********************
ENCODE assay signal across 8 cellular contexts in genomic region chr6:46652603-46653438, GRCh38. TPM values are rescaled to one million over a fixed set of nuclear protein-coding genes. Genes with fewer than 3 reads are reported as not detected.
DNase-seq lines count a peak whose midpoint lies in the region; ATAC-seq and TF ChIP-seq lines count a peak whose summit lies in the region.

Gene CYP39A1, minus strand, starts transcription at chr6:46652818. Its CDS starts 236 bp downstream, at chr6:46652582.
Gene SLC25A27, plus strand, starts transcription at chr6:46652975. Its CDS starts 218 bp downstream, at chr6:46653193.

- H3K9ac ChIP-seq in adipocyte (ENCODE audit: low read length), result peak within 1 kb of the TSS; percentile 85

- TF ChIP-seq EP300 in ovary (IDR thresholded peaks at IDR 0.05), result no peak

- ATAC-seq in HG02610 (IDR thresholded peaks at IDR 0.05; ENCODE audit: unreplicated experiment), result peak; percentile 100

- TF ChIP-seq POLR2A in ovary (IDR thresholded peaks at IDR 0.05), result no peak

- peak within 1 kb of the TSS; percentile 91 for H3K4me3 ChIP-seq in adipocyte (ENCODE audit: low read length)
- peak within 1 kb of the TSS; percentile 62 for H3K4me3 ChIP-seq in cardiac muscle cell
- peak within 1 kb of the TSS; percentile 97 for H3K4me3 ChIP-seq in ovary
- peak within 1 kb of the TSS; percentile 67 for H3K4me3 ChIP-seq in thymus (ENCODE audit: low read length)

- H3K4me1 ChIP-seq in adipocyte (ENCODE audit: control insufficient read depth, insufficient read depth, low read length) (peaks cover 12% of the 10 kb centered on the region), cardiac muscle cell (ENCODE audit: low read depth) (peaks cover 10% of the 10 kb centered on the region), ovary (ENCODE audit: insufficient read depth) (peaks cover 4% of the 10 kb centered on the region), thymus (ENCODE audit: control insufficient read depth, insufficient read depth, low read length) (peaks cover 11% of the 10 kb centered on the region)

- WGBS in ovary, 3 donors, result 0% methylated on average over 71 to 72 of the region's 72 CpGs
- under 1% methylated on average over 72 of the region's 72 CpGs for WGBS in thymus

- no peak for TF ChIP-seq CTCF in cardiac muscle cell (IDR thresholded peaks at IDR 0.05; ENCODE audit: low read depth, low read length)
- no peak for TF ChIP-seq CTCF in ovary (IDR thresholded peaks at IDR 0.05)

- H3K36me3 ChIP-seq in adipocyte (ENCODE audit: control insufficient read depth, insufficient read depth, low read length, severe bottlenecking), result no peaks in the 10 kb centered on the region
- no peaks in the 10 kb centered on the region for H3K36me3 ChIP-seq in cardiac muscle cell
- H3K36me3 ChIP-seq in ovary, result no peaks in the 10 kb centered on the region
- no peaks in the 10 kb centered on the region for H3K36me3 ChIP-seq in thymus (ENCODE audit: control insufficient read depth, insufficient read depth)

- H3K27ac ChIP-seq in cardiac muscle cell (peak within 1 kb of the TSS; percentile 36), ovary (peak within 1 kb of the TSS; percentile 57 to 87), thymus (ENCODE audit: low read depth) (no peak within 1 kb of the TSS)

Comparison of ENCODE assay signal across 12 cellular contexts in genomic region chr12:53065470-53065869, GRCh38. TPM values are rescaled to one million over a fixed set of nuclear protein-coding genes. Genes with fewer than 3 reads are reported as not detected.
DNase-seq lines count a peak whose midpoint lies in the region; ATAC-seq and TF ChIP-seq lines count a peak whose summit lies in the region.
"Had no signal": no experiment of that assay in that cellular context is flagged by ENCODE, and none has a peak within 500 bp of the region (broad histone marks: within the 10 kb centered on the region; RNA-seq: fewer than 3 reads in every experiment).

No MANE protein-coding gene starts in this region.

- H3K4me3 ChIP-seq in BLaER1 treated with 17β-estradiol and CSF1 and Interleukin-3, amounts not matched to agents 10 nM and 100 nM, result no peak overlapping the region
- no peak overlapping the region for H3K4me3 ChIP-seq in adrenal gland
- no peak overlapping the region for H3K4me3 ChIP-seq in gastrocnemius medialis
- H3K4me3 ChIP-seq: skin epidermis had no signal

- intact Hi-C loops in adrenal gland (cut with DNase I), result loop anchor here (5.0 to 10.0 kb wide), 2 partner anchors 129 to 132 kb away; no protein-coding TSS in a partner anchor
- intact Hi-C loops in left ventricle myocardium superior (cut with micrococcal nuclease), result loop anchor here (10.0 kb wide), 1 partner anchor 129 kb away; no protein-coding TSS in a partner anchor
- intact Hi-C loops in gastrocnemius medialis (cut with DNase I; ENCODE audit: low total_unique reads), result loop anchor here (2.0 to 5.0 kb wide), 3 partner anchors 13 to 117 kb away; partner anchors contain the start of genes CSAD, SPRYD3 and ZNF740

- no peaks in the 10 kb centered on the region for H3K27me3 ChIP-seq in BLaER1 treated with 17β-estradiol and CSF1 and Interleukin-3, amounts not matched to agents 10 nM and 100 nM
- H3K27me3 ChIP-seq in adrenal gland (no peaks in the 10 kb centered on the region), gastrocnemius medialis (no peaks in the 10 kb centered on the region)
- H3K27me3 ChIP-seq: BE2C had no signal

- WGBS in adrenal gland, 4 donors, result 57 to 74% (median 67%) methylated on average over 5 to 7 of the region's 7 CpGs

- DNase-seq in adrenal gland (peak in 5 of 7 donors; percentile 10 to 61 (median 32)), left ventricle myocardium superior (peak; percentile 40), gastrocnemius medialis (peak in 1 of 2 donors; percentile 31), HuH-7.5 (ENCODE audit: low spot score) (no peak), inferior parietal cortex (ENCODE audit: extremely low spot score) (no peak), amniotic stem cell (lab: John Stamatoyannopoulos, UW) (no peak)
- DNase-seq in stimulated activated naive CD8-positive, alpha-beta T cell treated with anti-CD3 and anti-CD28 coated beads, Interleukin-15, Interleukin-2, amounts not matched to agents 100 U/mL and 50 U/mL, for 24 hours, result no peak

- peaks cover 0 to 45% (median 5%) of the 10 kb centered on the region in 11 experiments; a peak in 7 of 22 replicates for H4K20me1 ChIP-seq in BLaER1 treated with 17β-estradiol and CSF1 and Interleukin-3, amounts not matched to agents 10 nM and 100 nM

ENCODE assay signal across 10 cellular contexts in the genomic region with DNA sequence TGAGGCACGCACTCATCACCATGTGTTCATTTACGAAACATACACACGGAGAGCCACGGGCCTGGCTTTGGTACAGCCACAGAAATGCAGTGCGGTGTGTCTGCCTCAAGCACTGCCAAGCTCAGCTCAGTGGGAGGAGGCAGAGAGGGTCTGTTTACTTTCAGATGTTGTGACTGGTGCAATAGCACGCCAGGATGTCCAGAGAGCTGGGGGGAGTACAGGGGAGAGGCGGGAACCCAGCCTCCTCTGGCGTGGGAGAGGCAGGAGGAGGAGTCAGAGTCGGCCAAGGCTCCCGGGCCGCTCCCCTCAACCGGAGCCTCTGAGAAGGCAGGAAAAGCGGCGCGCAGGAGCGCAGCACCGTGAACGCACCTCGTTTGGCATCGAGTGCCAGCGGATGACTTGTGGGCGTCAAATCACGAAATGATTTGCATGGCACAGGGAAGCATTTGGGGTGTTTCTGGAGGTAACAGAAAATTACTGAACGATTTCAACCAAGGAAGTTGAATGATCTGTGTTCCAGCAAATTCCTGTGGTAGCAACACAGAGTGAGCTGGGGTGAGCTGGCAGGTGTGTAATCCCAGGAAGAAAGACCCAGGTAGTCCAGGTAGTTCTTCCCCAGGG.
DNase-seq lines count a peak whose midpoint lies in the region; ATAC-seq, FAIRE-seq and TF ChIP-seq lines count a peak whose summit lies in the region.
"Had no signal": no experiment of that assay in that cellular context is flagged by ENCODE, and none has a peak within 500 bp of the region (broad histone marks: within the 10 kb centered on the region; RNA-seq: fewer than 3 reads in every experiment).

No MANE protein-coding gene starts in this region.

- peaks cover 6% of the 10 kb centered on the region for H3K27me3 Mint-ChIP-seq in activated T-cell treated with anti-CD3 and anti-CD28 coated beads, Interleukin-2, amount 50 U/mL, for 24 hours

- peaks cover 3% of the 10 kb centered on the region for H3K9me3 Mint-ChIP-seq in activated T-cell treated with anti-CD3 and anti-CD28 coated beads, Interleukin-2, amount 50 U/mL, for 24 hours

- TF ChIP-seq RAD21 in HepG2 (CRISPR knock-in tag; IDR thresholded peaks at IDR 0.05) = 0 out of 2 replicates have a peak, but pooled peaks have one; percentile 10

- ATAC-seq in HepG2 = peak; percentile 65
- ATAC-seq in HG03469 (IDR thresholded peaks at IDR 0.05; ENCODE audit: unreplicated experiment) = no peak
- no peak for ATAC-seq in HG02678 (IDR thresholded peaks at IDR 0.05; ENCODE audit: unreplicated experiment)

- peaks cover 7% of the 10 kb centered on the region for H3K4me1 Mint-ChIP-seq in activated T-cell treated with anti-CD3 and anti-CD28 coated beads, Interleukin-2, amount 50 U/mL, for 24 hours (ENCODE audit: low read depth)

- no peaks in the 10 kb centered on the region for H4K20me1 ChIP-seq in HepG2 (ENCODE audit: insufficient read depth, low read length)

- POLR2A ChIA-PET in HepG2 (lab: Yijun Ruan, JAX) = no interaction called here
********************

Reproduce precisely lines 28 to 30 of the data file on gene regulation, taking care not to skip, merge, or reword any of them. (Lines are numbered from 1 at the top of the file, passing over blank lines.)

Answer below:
- no peak overlapping the region for H3K4me3 ChIP-seq in adrenal gland
- no peak overlapping the region for H3K4me3 ChIP-seq in gastrocnemius medialis
- H3K4me3 ChIP-seq: skin epidermis had no signal